Mixed or average reviews - based on 15 Critics

Critic score distribution:
  1. Positive: 8 out of 15
  2. Negative: 0 out of 15
  1. Reviewed by: Ken Fox
    The film's sweetness derives primarily from the relationship between Ashmol and his unusual sister, and draws much of its richness from the unfamiliar and fascinating world of opal prospecting.
  2. 75
    A heartwarming family fable that parents and kids can enjoy.
  3. It's tear-jerker material but ends up being quite touching, and it's a good choice for family viewing.
  4. Reviewed by: Manny Lewis
    And despite Kellyanne, at times, coming off as more annoying than sympathetic, the film succeeds because of the great lengths to which Ashmol goes to bring her peace of mind.
  5. An exceptional family film, arriving just in time for the Thanksgiving holiday. Directed with sensitivity by "The Full Monty's" Peter Cattaneo, it is the antithesis of the standard synthetic Hollywood family movie, which is all too often weighed down by ludicrously exaggerated special effects and stunts and glazed over by gross humor.
  6. Reviewed by: Sid Smith
    Sophisticated cinephiles aren't likely to go ga-ga over this one, but Opal Dream is a worthwhile family film, graced with an ambivalent, bittersweet ending and just the right touch of cinematic poetry turning on the gemstone in its title.
  7. Though there are no Montys, full or otherwise, the finale will lift you up.
  8. Reviewed by: Megan Lehmann
    A fanciful wisp of a film that feels slight at times. It's based on the slender novella "Pobby and Dingan," by Ben Rice, who also co-wrote the screenplay. Yet it winds up making some keen observations on the power of imagination.
  9. Reviewed by: Ty Burr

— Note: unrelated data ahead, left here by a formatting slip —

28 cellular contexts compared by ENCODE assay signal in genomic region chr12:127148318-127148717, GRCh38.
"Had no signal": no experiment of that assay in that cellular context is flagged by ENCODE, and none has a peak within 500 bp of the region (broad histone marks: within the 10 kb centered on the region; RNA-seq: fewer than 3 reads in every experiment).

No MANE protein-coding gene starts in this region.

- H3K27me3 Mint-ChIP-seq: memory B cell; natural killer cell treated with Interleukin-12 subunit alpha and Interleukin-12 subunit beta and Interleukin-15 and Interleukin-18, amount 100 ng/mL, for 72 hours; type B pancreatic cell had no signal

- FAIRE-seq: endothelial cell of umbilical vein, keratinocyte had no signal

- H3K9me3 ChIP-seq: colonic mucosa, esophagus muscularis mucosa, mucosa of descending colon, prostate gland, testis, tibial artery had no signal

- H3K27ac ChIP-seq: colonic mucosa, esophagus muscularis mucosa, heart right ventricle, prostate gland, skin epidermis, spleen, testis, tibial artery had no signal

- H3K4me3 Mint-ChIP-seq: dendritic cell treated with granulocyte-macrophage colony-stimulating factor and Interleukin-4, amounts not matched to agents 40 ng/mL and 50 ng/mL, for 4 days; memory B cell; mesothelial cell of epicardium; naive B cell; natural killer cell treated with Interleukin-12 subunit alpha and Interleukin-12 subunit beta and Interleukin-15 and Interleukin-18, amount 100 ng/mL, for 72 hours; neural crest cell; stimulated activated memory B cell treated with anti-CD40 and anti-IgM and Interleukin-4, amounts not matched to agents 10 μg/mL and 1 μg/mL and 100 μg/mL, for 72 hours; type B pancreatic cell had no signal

The film squeezes out its feel-good messages like toothpaste from a tube.
  10. Reviewed by: Jay Weissberg
    From the first frames, when lollypops are offered to the camera, there's no escaping the saccharine miasma of whimsy enveloping Peter Cattaneo's Opal Dream.
  11. The film clearly means to celebrate the power of imagination, but while younger kids may find it charming, some parents may begin to wonder if the girl's obsessive fantasies don't warrant a trip to the local shrink.
  12. 50
    The filmmaking here is flat, straight, and thoroughly lacking in poetry, and the script--co-written by Cattaneo, Rice, and Phil Traill--tells instead of showing.
  13. Reviewed by: Ella Taylor
    Rush screaming from anything that announces itself as "a movie for children and grown-ups of all ages." Slight and shamelessly saccharine, Opal Dream is devoted to the proposition that it takes an Australian-outback village to validate the imaginary friends of a blond child who is too sensitive for this world but not, alas, for this sappy movie.
  14. A warning to parents everywhere about the dangers of indulging irrational behavior, Opal Dream is a sickly sweet tale of deep dysfunction masquerading as family solidarity.

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